Are Your Residents Eligible for the FCC’s Emergency Broadband Benefit?
High-speed Internet at home has become essential for school, work, and many other areas of life during the pandemic. Some of your households may be struggling to afford an Internet connection. In an April Pew Research survey of American parents with children attending school remotely, 36 percent of low-income respondents said it was somewhat likely their children wouldn’t be able to finish schoolwork because they lacked an Internet connection at home. And in the same survey, 43 percent of lower-income parents said it is very or somewhat likely their children will have to do schoolwork on their cellphones.
To address this need, the COVID-19 relief bill passed in December included $3.2 billion to help low-income Americans pay for broadband service. The Federal Communications Commission (FCC) recently voted unanimously to offer the Emergency Broadband Benefit program, which will make use of those funds earmarked in the relief bill to bridge the digital divide.
In a recent statement, Jessica Rosenworcel, the acting chairwoman of the FCC, stated, “No one should have to choose between paying their Internet bill or paying to put food on the table. With the help of the Emergency Broadband Benefit, we have a new way for households to access virtual learning, for patients to connect to telehealth providers, and for those struggling in this pandemic to learn new online skills and seek their next job.”
The Emergency Broadband Benefit will provide a discount of up to $50 per month towards broadband service for eligible households and up to $75 per month for households on Tribal lands. Eligible households can also receive a one-time discount of up to $100 to purchase a laptop, desktop computer, or tablet from participating providers if they contribute $10 to $50 toward the purchase price.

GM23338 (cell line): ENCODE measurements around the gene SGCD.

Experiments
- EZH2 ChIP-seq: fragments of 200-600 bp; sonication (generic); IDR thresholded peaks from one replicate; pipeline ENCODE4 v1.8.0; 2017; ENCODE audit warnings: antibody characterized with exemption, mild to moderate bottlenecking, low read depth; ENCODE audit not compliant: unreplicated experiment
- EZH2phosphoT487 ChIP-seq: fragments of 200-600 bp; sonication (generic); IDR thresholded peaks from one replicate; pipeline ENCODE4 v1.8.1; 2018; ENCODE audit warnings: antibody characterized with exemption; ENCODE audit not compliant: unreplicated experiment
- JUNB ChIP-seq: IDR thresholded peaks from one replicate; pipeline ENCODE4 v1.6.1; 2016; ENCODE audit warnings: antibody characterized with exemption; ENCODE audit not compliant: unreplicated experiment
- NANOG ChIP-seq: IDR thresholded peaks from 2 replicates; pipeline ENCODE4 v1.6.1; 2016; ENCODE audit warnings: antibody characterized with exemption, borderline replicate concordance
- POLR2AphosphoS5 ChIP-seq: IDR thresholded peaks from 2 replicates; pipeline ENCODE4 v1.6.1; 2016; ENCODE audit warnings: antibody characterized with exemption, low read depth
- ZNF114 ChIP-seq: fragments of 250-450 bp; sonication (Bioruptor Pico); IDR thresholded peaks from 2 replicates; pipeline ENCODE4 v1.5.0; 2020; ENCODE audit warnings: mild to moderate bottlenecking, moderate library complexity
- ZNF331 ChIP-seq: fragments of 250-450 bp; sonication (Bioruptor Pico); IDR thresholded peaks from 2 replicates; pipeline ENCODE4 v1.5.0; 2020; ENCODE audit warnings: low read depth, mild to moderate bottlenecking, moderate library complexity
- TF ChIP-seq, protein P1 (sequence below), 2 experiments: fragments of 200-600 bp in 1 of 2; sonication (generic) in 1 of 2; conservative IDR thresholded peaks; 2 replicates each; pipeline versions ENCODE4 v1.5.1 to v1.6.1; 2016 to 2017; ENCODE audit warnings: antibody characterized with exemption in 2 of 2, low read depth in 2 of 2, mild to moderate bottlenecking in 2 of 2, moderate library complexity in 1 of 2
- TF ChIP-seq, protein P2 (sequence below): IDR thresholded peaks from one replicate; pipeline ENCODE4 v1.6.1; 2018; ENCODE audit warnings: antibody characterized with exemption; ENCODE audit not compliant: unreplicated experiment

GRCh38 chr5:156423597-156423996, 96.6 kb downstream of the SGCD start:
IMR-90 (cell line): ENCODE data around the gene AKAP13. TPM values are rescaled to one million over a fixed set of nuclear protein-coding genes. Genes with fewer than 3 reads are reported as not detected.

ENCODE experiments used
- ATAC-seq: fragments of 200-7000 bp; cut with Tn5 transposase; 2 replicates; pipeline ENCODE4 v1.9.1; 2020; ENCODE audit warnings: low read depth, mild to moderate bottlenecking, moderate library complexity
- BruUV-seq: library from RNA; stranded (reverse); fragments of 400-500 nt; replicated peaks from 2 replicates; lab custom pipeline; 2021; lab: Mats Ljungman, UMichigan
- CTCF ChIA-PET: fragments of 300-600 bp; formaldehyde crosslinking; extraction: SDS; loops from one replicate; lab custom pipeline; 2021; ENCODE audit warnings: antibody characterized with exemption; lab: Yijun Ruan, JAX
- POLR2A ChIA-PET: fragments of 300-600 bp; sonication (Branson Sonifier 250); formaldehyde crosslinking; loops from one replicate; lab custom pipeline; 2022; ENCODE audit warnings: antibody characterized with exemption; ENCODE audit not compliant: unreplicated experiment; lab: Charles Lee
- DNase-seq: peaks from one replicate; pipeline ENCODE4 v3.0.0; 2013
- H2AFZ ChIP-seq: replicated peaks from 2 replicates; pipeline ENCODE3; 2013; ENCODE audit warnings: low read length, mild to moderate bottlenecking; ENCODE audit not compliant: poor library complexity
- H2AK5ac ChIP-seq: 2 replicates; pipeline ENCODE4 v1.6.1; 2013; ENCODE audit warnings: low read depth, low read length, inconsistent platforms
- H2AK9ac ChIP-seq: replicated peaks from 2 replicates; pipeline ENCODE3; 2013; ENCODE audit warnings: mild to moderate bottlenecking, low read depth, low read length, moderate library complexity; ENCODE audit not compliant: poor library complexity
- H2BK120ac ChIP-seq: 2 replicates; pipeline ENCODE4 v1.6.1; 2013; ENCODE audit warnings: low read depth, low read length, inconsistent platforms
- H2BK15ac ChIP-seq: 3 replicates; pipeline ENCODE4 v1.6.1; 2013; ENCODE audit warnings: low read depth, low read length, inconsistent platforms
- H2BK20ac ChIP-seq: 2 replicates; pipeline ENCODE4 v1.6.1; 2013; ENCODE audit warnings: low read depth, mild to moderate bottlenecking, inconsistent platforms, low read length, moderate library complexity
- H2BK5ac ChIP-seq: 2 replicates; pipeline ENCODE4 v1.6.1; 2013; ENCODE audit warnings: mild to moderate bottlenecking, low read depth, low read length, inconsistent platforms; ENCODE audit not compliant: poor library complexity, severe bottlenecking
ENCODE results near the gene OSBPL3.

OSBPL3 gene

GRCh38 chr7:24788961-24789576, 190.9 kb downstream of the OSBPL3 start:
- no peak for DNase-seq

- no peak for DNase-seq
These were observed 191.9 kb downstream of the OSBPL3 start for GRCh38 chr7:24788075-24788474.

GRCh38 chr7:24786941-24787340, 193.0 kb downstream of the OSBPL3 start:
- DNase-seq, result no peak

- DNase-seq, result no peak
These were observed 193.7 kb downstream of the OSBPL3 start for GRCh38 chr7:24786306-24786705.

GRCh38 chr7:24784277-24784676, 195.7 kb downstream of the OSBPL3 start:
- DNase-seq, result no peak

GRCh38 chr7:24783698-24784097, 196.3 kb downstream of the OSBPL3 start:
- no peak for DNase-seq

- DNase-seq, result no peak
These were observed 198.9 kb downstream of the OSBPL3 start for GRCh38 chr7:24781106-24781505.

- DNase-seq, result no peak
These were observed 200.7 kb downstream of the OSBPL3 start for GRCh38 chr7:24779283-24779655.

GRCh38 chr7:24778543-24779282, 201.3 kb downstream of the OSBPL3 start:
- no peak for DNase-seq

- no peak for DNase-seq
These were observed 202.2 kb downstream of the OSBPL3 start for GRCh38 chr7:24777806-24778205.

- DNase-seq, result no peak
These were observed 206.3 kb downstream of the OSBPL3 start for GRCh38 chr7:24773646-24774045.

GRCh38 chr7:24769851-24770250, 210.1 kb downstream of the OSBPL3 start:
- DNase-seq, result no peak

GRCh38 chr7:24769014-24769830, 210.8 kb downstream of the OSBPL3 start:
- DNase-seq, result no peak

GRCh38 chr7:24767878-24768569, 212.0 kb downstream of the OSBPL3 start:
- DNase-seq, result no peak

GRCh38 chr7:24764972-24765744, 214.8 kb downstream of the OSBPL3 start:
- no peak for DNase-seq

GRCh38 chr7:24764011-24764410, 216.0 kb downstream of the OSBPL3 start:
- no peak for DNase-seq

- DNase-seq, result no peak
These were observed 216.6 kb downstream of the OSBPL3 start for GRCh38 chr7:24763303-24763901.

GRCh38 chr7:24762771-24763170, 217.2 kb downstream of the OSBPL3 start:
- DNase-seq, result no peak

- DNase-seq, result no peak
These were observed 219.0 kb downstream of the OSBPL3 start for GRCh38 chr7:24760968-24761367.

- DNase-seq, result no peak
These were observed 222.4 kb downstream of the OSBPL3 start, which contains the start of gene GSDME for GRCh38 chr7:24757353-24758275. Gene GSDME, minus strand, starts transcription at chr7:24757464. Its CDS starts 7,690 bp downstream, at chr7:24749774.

The Emergency Broadband Benefit is limited to one monthly service discount and one device discount per household.
A household is eligible if one member of the household:
- Qualifies for the Lifeline program, the FCC’s existing communications support program. The Lifeline program serves low-income Americans, including those on Medicaid and Supplemental Nutrition Assistance Program (SNAP) benefits;
- Receives benefits under the free and reduced-price school lunch program or the school breakfast program, including through the USDA Community Eligibility Provision, or did so in the 2019–2020 school year;
- Received a federal Pell Grant during the current award year;
- Experienced a substantial loss of income since Feb. 29, 2020, and the household had a total income in 2020 below $99,000 for single filers and $198,000 for joint filers; or
- Meets the eligibility criteria for a participating providers’ existing low-income or COVID-19 program.
How Will It Work?
The program has been authorized by the FCC, but the start date hasn’t yet been set. The FCC is still determining the final details of the program, but it has shared some information on how it will work.
The commission says that many types of broadband operators can qualify to provide service in this program, regardless of whether they participate in the existing Lifeline program. This expands the pool of Internet companies nationwide that may participate in the Emergency Broadband program. Participating providers will be reimbursed through the program for delivering broadband services or devices to low-income households. The FCC is in the process of establishing the systems needed for providers to participate.
Once enrollment begins, eligible households can register for the program directly with participating broadband providers or with the Universal Service Administrative Company (www.usac.org), a nonprofit designated by the FCC to administer funding for broadband connectivity.